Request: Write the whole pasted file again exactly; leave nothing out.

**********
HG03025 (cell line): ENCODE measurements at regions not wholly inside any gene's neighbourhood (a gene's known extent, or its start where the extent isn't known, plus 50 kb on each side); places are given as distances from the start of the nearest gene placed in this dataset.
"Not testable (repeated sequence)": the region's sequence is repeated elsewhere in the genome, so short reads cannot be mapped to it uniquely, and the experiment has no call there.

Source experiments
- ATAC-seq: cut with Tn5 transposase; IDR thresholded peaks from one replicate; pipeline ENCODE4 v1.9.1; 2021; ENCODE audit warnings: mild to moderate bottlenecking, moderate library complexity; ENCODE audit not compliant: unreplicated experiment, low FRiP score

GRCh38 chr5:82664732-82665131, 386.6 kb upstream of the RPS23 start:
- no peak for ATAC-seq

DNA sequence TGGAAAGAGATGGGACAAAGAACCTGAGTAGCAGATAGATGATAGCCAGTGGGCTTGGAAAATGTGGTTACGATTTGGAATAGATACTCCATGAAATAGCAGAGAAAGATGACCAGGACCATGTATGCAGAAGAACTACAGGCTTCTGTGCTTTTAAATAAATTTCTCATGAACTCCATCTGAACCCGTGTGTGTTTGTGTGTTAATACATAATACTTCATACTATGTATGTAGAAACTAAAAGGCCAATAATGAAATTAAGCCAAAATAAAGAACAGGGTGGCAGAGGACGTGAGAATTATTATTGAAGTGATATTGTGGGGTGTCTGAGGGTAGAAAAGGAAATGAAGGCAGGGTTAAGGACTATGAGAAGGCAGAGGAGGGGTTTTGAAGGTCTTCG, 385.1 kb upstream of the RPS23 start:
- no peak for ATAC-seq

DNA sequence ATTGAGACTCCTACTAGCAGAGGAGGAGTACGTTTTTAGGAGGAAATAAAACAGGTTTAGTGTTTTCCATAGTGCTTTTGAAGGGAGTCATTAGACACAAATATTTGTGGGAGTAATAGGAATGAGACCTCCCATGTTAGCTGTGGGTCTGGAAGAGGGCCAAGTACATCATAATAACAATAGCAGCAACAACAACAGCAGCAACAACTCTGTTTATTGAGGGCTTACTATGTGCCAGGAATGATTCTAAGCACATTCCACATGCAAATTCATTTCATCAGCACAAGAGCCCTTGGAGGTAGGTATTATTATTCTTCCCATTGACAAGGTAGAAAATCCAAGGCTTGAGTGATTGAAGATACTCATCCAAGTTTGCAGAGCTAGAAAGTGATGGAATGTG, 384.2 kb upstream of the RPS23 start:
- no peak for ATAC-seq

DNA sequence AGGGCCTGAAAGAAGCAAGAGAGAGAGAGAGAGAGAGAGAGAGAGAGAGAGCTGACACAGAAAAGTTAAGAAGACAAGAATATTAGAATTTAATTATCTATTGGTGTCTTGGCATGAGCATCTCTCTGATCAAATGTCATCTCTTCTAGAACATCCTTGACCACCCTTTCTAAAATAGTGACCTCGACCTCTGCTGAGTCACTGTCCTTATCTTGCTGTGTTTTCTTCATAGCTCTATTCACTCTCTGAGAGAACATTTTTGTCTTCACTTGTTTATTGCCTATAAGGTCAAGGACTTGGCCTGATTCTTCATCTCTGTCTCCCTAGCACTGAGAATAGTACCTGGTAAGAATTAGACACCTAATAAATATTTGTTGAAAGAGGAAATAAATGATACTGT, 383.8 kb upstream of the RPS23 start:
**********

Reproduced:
HG03025 (cell line): ENCODE measurements at regions not wholly inside any gene's neighbourhood (a gene's known extent, or its start where the extent isn't known, plus 50 kb on each side); places are given as distances from the start of the nearest gene placed in this dataset.
"Not testable (repeated sequence)": the region's sequence is repeated elsewhere in the genome, so short reads cannot be mapped to it uniquely, and the experiment has no call there.

Source experiments
- ATAC-seq: cut with Tn5 transposase; IDR thresholded peaks from one replicate; pipeline ENCODE4 v1.9.1; 2021; ENCODE audit warnings: mild to moderate bottlenecking, moderate library complexity; ENCODE audit not compliant: unreplicated experiment, low FRiP score

GRCh38 chr5:82664732-82665131, 386.6 kb upstream of the RPS23 start:
- no peak for ATAC-seq

DNA sequence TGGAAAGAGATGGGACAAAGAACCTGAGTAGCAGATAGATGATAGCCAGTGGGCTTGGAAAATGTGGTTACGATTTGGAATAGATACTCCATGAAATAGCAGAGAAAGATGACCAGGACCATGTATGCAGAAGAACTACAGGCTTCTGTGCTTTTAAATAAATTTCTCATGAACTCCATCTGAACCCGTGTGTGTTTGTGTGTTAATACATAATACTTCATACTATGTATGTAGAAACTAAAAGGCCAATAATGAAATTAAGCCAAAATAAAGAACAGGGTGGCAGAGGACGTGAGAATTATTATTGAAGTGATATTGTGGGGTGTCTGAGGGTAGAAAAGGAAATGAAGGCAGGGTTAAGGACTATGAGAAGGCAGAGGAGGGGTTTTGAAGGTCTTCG, 385.1 kb upstream of the RPS23 start:
- no peak for ATAC-seq

DNA sequence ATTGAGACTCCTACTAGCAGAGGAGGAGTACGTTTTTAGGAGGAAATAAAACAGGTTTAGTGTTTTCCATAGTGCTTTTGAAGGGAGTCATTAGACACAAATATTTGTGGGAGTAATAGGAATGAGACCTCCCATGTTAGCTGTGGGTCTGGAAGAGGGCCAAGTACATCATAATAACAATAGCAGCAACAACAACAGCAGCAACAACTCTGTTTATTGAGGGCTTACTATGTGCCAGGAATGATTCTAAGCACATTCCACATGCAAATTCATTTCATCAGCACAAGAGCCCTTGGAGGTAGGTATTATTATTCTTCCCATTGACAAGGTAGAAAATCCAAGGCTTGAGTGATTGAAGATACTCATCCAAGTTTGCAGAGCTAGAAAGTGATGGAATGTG, 384.2 kb upstream of the RPS23 start:
- no peak for ATAC-seq

DNA sequence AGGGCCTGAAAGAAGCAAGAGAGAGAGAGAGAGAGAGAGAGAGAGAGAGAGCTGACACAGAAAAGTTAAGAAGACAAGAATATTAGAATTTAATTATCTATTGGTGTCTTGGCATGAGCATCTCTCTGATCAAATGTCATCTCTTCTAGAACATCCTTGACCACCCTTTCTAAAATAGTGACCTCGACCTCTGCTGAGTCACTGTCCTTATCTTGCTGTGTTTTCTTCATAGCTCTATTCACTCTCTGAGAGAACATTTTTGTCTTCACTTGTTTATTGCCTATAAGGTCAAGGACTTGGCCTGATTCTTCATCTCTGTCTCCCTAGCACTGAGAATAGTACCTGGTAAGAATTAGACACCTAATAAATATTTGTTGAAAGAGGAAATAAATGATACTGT, 383.8 kb upstream of the RPS23 start: